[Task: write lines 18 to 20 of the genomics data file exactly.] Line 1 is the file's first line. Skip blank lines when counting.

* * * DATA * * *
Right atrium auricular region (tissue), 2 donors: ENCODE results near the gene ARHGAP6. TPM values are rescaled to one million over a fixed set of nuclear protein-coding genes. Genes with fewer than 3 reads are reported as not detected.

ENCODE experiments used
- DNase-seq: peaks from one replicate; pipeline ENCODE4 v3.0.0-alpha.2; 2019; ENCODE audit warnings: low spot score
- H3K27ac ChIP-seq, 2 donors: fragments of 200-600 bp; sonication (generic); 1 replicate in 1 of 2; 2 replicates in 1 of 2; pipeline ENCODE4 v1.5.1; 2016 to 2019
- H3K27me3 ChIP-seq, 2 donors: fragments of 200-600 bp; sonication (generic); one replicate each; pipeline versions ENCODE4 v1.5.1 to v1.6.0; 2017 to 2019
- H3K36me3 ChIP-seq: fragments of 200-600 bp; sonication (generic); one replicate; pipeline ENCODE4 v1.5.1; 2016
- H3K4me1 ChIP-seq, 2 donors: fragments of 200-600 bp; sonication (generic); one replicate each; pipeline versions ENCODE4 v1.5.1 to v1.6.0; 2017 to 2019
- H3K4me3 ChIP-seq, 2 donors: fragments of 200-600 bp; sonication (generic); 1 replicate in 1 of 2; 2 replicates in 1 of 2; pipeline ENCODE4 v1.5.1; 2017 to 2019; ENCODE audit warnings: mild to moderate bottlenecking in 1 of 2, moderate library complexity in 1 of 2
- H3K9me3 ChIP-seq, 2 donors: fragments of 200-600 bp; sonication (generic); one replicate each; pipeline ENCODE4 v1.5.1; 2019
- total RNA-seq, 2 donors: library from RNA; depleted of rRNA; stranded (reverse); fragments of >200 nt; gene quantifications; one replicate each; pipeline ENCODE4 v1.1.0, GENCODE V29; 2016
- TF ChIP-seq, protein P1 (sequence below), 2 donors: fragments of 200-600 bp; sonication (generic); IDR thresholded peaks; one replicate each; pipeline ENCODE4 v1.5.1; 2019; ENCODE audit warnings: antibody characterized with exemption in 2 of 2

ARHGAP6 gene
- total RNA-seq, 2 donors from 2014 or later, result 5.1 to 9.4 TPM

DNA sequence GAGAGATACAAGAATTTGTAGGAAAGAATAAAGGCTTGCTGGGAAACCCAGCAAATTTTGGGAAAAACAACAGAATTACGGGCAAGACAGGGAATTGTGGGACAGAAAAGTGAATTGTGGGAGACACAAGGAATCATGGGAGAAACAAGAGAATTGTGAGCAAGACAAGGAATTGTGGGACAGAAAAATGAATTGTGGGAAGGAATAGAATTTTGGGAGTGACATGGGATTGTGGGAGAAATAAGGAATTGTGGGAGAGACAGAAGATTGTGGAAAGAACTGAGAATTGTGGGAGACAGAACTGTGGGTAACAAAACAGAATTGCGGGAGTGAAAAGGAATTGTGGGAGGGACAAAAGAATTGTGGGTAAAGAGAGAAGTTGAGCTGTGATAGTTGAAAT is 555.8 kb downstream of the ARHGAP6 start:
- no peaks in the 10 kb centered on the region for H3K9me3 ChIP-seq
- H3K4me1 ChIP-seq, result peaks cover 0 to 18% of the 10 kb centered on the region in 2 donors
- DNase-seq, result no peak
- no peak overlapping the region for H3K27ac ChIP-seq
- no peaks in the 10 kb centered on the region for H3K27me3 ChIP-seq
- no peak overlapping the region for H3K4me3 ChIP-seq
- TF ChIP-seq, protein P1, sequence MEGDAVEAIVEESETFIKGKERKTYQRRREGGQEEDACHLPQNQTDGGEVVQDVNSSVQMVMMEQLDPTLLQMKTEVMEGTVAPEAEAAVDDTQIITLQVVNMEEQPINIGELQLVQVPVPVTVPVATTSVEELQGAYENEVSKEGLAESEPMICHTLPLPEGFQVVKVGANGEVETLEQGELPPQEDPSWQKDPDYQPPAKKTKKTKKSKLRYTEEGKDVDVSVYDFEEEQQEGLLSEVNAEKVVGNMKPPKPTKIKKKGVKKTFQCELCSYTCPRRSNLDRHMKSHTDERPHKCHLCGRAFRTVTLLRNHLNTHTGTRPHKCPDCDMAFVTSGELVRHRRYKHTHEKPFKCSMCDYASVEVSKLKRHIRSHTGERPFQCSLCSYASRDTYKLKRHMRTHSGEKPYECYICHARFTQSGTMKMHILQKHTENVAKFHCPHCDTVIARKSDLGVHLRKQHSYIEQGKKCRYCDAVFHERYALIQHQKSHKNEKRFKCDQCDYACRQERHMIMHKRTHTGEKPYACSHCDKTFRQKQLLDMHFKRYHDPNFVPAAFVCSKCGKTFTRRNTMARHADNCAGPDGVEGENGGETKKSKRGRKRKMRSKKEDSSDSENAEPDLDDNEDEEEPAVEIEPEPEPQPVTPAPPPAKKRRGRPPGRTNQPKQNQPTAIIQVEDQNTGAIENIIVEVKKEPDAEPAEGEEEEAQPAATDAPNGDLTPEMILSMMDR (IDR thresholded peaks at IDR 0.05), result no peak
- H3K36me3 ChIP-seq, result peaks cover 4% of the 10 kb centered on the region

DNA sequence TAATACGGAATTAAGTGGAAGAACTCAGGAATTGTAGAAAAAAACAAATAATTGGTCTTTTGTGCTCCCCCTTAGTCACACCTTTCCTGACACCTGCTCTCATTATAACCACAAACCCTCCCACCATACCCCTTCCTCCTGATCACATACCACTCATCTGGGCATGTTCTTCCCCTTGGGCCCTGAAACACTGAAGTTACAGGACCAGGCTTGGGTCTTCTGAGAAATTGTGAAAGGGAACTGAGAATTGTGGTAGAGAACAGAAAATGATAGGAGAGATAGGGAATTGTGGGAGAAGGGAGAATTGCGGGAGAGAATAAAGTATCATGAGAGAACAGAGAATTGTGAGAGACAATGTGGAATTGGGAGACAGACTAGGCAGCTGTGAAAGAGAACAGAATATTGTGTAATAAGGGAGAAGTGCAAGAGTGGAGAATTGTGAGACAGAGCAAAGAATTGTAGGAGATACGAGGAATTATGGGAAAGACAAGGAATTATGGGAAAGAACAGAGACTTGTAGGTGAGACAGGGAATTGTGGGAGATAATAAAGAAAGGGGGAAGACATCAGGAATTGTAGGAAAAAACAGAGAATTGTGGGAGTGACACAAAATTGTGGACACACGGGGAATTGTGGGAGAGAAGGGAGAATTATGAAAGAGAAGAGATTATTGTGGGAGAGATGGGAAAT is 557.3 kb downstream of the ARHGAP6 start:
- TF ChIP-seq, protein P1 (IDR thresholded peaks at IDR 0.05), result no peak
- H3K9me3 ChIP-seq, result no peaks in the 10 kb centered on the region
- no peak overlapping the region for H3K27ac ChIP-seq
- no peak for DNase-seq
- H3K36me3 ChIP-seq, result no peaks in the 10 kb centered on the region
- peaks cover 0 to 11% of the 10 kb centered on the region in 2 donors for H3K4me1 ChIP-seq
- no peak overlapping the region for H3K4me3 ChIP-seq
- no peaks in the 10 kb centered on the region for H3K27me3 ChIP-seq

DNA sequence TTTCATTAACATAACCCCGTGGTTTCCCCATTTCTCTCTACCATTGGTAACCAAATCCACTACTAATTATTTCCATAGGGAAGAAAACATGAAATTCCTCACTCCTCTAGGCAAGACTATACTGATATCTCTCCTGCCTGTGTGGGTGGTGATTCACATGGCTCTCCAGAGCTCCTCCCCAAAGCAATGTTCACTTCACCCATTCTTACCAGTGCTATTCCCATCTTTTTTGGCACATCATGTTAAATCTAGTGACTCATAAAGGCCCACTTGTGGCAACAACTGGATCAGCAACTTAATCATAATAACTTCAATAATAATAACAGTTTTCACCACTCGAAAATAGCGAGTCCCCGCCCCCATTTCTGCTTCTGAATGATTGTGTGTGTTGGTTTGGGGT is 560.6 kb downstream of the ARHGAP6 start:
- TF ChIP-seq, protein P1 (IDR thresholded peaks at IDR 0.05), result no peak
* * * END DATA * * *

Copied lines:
- no peak overlapping the region for H3K27ac ChIP-seq
- no peaks in the 10 kb centered on the region for H3K27me3 ChIP-seq
- no peak overlapping the region for H3K4me3 ChIP-seq